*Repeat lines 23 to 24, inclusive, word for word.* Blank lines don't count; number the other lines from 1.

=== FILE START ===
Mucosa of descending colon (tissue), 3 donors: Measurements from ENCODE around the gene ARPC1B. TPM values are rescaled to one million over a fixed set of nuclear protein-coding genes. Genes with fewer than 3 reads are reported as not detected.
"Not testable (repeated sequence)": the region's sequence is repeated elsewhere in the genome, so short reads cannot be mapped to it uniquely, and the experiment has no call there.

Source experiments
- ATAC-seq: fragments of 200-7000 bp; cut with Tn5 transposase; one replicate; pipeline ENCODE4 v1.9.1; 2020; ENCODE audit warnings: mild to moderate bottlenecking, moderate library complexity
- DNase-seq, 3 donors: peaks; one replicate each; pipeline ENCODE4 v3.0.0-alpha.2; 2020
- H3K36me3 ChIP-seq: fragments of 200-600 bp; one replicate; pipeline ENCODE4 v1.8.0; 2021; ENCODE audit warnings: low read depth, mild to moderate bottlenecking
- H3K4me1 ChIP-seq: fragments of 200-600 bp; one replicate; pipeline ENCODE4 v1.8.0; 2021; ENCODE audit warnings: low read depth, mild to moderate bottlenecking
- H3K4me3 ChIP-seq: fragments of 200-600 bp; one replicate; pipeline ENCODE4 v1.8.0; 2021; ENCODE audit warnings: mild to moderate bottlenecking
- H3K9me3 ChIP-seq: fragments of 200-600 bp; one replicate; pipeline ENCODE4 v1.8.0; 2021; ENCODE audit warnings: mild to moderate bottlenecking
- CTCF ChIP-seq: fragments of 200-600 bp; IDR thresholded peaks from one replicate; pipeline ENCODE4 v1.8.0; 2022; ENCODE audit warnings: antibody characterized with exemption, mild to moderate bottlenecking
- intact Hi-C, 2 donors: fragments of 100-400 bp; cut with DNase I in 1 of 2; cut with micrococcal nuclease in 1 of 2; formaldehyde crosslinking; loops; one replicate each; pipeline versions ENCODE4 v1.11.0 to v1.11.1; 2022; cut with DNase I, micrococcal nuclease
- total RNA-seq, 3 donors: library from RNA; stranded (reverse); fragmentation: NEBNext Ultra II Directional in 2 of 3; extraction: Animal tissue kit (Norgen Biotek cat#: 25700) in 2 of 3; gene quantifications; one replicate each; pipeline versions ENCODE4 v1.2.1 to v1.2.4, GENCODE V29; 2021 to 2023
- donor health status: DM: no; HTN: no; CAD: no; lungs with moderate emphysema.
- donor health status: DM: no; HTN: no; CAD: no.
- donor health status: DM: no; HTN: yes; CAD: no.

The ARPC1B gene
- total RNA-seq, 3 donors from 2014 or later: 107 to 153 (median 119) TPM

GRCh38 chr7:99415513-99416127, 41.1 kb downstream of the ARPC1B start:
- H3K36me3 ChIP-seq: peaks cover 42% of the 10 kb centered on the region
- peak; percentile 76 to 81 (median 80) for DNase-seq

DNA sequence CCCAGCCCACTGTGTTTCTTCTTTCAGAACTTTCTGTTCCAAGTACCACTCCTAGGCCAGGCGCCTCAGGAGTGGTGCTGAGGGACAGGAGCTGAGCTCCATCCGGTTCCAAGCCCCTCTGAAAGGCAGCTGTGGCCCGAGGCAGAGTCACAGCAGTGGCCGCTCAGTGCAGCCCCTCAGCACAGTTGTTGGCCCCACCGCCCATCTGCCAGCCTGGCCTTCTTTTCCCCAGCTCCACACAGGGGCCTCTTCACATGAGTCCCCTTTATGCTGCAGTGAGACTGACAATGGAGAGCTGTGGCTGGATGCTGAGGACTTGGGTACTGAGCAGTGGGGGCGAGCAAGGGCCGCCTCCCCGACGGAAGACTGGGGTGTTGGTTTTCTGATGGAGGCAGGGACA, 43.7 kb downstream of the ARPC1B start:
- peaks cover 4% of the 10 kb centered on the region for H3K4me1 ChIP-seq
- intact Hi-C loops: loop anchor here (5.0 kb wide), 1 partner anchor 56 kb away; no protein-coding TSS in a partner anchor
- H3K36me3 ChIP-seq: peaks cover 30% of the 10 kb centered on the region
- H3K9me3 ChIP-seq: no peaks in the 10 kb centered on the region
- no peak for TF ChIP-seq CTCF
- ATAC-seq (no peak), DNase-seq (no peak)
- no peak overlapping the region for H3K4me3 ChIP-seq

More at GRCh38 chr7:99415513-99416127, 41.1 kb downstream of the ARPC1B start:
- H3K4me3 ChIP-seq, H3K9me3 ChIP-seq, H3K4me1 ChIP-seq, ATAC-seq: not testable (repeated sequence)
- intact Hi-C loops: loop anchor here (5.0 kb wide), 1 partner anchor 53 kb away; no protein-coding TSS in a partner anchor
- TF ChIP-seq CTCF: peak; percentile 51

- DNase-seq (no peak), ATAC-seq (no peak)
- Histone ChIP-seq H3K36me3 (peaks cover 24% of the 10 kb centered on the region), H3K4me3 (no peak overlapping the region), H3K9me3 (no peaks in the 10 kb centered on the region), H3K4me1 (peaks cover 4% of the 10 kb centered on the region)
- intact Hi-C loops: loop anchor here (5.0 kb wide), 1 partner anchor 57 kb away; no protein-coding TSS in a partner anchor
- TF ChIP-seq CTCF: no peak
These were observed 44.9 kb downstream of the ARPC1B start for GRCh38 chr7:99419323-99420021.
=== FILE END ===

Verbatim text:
- intact Hi-C loops: loop anchor here (5.0 kb wide), 1 partner anchor 56 kb away; no protein-coding TSS in a partner anchor
- H3K36me3 ChIP-seq: peaks cover 30% of the 10 kb centered on the region